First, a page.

News – Comparative Pathology

Targos News

The One Health Initiative: Comparative Pathology

Comparative pathology: The “One Health initiative” fosters close interactions between physicians and veterinarians with the goal to further investigate neoplastic, nutritional and metabolic diseases, environmental health threats and zoonotic diseases.  First, the initiative will help to identify animal models for certain human diseases, second, it will show whether prognostic factors and treatment options for certain human diseases are suitable for those diseases in animal species as well.

Due to increasing interest in this area, Targos now offers services in this field of pathology upon request. The Targos on site pathology group features solid expertise in veterinary pathology, since PD Dr. Sandra Schöniger (Fachtierärztin für Pathologie, DACVP) joined the team from University Leipzig. 

Laboratory animal pathology: The early involvement of a veterinary pathologist in laboratory animal research will likely improve research data, since it allows to distinguish species-specific features and background findings from research-related tissue alterations [link continuous education].

Diagnostic pathology: The pathological work-up of resection specimens and biopsies has diagnostic, prognostic and therapeutic relevance. Provided diagnostic expertise involves the microscopic examination of degenerative, infectious and neoplastic diseases of different animal species including dogs, cats, horses, bovine, sheep and others.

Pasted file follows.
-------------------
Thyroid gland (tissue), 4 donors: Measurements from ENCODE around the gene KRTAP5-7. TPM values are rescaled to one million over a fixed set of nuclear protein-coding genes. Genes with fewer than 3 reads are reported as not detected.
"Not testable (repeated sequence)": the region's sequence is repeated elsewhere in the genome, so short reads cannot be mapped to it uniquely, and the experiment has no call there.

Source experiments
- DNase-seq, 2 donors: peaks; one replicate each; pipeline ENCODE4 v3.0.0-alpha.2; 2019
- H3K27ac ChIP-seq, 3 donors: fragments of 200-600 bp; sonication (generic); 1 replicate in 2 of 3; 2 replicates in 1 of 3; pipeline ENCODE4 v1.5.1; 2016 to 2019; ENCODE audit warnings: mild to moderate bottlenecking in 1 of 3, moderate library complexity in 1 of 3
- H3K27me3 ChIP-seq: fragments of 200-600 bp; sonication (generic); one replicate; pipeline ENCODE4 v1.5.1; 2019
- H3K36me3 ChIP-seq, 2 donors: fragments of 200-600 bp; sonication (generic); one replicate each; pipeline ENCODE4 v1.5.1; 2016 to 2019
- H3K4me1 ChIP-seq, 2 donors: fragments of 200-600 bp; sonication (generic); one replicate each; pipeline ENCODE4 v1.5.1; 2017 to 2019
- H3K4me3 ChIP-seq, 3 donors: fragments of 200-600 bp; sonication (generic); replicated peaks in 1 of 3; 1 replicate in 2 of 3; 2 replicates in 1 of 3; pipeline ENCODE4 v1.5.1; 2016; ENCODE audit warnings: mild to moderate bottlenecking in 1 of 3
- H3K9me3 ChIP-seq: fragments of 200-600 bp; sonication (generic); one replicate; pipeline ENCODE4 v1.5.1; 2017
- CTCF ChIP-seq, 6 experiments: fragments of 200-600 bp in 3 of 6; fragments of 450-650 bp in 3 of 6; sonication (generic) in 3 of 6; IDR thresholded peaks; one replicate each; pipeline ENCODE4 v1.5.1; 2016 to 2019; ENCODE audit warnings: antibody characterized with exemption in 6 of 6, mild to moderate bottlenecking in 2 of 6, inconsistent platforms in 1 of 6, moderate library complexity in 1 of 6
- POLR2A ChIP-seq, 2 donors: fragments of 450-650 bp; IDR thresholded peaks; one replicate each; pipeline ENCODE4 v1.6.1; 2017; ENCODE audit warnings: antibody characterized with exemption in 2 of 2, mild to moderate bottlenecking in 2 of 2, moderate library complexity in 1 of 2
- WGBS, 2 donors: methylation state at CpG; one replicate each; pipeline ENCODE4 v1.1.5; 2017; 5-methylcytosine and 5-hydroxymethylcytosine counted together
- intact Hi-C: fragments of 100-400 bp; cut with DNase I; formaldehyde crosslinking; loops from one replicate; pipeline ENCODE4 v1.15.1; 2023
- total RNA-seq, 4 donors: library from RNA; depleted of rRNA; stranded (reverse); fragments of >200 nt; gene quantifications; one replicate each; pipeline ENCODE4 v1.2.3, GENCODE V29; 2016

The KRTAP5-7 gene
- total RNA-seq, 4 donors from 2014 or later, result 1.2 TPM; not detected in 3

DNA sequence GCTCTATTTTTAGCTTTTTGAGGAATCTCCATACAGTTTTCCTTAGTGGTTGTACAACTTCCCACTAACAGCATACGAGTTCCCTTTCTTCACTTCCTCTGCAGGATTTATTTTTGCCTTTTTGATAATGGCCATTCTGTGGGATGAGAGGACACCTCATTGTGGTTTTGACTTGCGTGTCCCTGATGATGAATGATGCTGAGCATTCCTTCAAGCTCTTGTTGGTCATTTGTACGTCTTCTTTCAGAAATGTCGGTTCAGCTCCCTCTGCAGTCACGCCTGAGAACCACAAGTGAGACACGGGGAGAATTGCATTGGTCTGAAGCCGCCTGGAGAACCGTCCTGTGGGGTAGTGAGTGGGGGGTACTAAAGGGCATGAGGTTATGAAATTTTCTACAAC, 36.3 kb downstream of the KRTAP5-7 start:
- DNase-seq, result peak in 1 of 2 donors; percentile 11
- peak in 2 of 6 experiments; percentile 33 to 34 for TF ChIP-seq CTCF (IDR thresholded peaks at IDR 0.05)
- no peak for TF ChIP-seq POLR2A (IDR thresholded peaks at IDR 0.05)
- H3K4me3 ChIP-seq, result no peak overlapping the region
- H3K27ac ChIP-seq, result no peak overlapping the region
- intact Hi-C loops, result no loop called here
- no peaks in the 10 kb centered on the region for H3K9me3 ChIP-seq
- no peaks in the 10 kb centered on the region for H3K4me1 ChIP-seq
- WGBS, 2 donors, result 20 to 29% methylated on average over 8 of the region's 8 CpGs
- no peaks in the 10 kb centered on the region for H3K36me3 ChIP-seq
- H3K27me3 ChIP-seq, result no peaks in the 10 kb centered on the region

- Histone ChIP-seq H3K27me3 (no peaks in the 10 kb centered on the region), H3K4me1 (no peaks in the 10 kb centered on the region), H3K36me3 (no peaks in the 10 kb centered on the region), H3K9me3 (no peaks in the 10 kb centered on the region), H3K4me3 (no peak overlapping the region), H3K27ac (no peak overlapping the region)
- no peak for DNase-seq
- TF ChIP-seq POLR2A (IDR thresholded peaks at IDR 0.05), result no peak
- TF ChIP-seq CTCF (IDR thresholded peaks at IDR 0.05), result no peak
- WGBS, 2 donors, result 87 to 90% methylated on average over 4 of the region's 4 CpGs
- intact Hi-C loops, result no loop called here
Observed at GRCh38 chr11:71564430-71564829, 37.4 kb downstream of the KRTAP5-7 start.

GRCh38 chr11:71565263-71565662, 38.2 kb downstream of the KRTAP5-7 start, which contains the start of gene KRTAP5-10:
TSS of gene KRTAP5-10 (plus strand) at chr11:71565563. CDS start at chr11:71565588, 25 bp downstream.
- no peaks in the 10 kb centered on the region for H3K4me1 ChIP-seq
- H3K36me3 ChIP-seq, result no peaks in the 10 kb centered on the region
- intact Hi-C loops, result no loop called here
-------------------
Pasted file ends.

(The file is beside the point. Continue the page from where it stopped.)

Kidney of an aged rat with chronic progressive nephropathy

Kidney of an aged rat with chronic progressive nephropathy. The disease is characterized by interstitial fibrosis (asterisks) and infiltration with mononuclear cells (hash character), the presence of markedly dilated tubules with intraluminal protein casts (arrowheads) as well as glomeruli with thickened basement membranes (arrows). Chronic progressive nephropathy is a common background lesion of rats aged more than 1 year. Bar = 200µm




















Kidney of a dog with antifreeze intoxication

Kidney of a dog with “antifreeze” intoxication. The cause is ingestion of ethylene glycol, that has a sweat taste. Intoxications of dogs and cats are mainly caused by the oral uptake of spilled engine antifreeze solutions. Intoxication leads to formation of calcium oxalate crystals in kidneys that are mainly located in tubular lumens (arrows) and may cause renal failure. Bar = 100µm.

Please contact Targos for more information!

  1. Digital microscopy – Is there a need for standardization?, Schöniger S., Bänfer G., Dietzko R., Jasani B., Virchows Archiv, 2019 (475 Suppl. 1)
  2. A review on mammary tumors in rabbits: translation of pathology into medical care, Schöniger S., Degner S., Jasani B., Schoon H.-A., Animals (Basel), 2019: 9(10). pii: E762.
  3. Expression of indoleamine 2, 3-dioxygenase 1 as transcript and protein in the healthy and diseased equine endometrium, Schöniger S., Gräfe H., Schoon H.-A., Research in Veterinary Science, 2018:(118) 278-287